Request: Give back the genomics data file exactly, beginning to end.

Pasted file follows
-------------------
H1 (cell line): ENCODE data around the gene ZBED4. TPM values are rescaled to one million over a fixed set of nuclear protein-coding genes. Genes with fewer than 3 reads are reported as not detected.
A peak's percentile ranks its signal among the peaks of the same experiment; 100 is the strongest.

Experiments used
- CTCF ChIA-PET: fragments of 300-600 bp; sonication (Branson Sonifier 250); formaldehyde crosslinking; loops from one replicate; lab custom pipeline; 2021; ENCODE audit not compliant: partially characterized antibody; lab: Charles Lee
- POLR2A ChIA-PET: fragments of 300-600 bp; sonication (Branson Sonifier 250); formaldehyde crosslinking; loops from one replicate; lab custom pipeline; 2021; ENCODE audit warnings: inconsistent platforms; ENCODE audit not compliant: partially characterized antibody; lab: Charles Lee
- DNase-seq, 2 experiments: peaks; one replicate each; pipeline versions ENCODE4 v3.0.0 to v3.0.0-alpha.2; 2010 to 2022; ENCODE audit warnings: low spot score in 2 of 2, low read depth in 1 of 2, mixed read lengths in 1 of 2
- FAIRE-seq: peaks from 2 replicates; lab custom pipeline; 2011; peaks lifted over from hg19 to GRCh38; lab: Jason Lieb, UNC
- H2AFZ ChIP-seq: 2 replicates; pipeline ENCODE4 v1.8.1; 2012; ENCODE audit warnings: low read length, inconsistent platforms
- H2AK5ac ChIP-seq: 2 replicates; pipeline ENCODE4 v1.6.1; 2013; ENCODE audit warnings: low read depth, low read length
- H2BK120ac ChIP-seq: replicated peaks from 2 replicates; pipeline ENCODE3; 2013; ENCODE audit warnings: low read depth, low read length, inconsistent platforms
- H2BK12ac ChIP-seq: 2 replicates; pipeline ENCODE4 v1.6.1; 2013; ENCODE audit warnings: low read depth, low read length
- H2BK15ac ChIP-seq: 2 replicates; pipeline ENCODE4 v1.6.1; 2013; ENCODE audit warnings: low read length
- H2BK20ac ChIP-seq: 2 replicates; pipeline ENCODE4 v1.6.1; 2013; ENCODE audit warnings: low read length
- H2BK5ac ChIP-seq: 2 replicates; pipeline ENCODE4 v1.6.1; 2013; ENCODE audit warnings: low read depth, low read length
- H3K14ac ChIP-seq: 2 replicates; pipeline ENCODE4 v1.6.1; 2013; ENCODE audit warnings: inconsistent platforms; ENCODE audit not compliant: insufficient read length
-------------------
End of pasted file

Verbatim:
H1 (cell line): ENCODE data around the gene ZBED4. TPM values are rescaled to one million over a fixed set of nuclear protein-coding genes. Genes with fewer than 3 reads are reported as not detected.
A peak's percentile ranks its signal among the peaks of the same experiment; 100 is the strongest.

Experiments used
- CTCF ChIA-PET: fragments of 300-600 bp; sonication (Branson Sonifier 250); formaldehyde crosslinking; loops from one replicate; lab custom pipeline; 2021; ENCODE audit not compliant: partially characterized antibody; lab: Charles Lee
- POLR2A ChIA-PET: fragments of 300-600 bp; sonication (Branson Sonifier 250); formaldehyde crosslinking; loops from one replicate; lab custom pipeline; 2021; ENCODE audit warnings: inconsistent platforms; ENCODE audit not compliant: partially characterized antibody; lab: Charles Lee
- DNase-seq, 2 experiments: peaks; one replicate each; pipeline versions ENCODE4 v3.0.0 to v3.0.0-alpha.2; 2010 to 2022; ENCODE audit warnings: low spot score in 2 of 2, low read depth in 1 of 2, mixed read lengths in 1 of 2
- FAIRE-seq: peaks from 2 replicates; lab custom pipeline; 2011; peaks lifted over from hg19 to GRCh38; lab: Jason Lieb, UNC
- H2AFZ ChIP-seq: 2 replicates; pipeline ENCODE4 v1.8.1; 2012; ENCODE audit warnings: low read length, inconsistent platforms
- H2AK5ac ChIP-seq: 2 replicates; pipeline ENCODE4 v1.6.1; 2013; ENCODE audit warnings: low read depth, low read length
- H2BK120ac ChIP-seq: replicated peaks from 2 replicates; pipeline ENCODE3; 2013; ENCODE audit warnings: low read depth, low read length, inconsistent platforms
- H2BK12ac ChIP-seq: 2 replicates; pipeline ENCODE4 v1.6.1; 2013; ENCODE audit warnings: low read depth, low read length
- H2BK15ac ChIP-seq: 2 replicates; pipeline ENCODE4 v1.6.1; 2013; ENCODE audit warnings: low read length
- H2BK20ac ChIP-seq: 2 replicates; pipeline ENCODE4 v1.6.1; 2013; ENCODE audit warnings: low read length
- H2BK5ac ChIP-seq: 2 replicates; pipeline ENCODE4 v1.6.1; 2013; ENCODE audit warnings: low read depth, low read length
- H3K14ac ChIP-seq: 2 replicates; pipeline ENCODE4 v1.6.1; 2013; ENCODE audit warnings: inconsistent platforms; ENCODE audit not compliant: insufficient read length